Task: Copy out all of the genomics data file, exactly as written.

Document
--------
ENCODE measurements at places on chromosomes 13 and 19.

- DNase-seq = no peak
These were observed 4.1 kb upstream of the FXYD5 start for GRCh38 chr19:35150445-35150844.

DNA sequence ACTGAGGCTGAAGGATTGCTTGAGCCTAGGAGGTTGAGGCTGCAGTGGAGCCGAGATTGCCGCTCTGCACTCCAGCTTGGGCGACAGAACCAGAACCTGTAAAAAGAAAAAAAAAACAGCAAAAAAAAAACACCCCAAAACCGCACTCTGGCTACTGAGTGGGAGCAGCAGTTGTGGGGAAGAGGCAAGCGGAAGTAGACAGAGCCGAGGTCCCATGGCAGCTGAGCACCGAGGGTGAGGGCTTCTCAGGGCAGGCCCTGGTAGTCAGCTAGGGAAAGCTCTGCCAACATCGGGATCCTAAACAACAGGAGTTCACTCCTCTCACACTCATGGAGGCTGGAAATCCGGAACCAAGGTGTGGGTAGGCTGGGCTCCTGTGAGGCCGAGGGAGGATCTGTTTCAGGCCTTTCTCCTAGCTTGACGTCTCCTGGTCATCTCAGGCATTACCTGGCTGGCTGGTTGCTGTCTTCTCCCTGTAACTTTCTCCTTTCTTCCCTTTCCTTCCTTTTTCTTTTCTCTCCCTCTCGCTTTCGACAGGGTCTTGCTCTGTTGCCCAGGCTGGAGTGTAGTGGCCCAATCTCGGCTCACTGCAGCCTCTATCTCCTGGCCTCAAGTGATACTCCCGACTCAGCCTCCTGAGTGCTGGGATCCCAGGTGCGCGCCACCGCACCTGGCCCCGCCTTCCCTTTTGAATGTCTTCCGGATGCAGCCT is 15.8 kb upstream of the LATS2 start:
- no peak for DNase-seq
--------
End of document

ENCODE measurements at places on chromosomes 13 and 19.

- DNase-seq = no peak
These were observed 4.1 kb upstream of the FXYD5 start for GRCh38 chr19:35150445-35150844.

DNA sequence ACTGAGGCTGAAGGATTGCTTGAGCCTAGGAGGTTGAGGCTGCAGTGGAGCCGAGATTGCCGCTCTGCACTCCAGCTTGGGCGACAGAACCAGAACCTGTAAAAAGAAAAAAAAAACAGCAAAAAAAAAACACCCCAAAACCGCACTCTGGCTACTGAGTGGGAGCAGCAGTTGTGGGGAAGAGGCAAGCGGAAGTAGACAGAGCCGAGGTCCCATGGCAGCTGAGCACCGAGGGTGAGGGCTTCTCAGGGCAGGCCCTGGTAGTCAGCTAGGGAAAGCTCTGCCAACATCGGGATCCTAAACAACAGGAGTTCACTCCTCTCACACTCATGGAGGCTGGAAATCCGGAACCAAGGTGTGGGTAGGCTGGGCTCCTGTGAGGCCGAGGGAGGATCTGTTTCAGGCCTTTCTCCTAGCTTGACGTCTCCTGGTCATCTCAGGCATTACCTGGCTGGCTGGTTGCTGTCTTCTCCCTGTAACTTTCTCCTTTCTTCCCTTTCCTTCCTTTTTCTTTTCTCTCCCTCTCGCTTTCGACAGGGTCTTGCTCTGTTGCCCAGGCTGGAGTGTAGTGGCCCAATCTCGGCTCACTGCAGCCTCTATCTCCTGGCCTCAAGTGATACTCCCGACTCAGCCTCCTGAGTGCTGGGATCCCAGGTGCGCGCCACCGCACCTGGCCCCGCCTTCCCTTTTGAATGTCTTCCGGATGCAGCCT is 15.8 kb upstream of the LATS2 start:
- no peak for DNase-seq